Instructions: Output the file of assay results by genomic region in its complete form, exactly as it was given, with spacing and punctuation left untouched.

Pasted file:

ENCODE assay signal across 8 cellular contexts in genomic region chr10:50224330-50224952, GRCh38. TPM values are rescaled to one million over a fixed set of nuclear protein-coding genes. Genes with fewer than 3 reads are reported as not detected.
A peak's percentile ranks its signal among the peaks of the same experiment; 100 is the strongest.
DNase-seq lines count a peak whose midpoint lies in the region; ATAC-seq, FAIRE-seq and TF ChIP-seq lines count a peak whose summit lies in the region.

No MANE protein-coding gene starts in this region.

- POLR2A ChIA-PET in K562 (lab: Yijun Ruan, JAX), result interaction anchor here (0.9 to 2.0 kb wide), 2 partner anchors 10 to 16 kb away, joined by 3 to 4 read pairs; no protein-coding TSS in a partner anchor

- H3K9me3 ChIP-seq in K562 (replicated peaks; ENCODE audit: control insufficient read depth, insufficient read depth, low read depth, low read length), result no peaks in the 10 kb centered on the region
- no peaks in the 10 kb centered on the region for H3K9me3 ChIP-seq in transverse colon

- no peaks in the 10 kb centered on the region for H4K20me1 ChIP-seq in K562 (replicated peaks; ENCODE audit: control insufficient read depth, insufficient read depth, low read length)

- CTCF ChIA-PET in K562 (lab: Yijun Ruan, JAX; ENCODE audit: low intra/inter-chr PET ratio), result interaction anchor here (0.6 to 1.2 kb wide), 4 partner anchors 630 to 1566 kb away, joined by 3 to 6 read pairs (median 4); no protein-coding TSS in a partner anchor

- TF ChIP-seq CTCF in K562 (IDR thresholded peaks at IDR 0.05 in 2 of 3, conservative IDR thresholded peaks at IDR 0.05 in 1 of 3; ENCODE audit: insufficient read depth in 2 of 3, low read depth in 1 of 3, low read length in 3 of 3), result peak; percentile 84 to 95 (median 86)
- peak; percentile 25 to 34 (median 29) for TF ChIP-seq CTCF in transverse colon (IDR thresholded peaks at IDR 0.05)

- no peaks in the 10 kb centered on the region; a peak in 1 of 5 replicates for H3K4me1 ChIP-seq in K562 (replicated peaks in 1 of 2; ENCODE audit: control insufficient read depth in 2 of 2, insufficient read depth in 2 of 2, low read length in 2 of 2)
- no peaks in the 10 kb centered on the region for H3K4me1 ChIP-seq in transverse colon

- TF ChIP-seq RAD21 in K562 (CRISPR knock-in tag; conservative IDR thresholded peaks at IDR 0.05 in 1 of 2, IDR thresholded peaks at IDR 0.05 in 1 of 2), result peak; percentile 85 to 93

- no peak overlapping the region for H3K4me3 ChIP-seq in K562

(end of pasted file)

ENCODE assay signal across 8 cellular contexts in genomic region chr10:50224330-50224952, GRCh38. TPM values are rescaled to one million over a fixed set of nuclear protein-coding genes. Genes with fewer than 3 reads are reported as not detected.
A peak's percentile ranks its signal among the peaks of the same experiment; 100 is the strongest.
DNase-seq lines count a peak whose midpoint lies in the region; ATAC-seq, FAIRE-seq and TF ChIP-seq lines count a peak whose summit lies in the region.

No MANE protein-coding gene starts in this region.

- POLR2A ChIA-PET in K562 (lab: Yijun Ruan, JAX), result interaction anchor here (0.9 to 2.0 kb wide), 2 partner anchors 10 to 16 kb away, joined by 3 to 4 read pairs; no protein-coding TSS in a partner anchor

- H3K9me3 ChIP-seq in K562 (replicated peaks; ENCODE audit: control insufficient read depth, insufficient read depth, low read depth, low read length), result no peaks in the 10 kb centered on the region
- no peaks in the 10 kb centered on the region for H3K9me3 ChIP-seq in transverse colon

- no peaks in the 10 kb centered on the region for H4K20me1 ChIP-seq in K562 (replicated peaks; ENCODE audit: control insufficient read depth, insufficient read depth, low read length)

- CTCF ChIA-PET in K562 (lab: Yijun Ruan, JAX; ENCODE audit: low intra/inter-chr PET ratio), result interaction anchor here (0.6 to 1.2 kb wide), 4 partner anchors 630 to 1566 kb away, joined by 3 to 6 read pairs (median 4); no protein-coding TSS in a partner anchor

- TF ChIP-seq CTCF in K562 (IDR thresholded peaks at IDR 0.05 in 2 of 3, conservative IDR thresholded peaks at IDR 0.05 in 1 of 3; ENCODE audit: insufficient read depth in 2 of 3, low read depth in 1 of 3, low read length in 3 of 3), result peak; percentile 84 to 95 (median 86)
- peak; percentile 25 to 34 (median 29) for TF ChIP-seq CTCF in transverse colon (IDR thresholded peaks at IDR 0.05)

- no peaks in the 10 kb centered on the region; a peak in 1 of 5 replicates for H3K4me1 ChIP-seq in K562 (replicated peaks in 1 of 2; ENCODE audit: control insufficient read depth in 2 of 2, insufficient read depth in 2 of 2, low read length in 2 of 2)
- no peaks in the 10 kb centered on the region for H3K4me1 ChIP-seq in transverse colon

- TF ChIP-seq RAD21 in K562 (CRISPR knock-in tag; conservative IDR thresholded peaks at IDR 0.05 in 1 of 2, IDR thresholded peaks at IDR 0.05 in 1 of 2), result peak; percentile 85 to 93

- no peak overlapping the region for H3K4me3 ChIP-seq in K562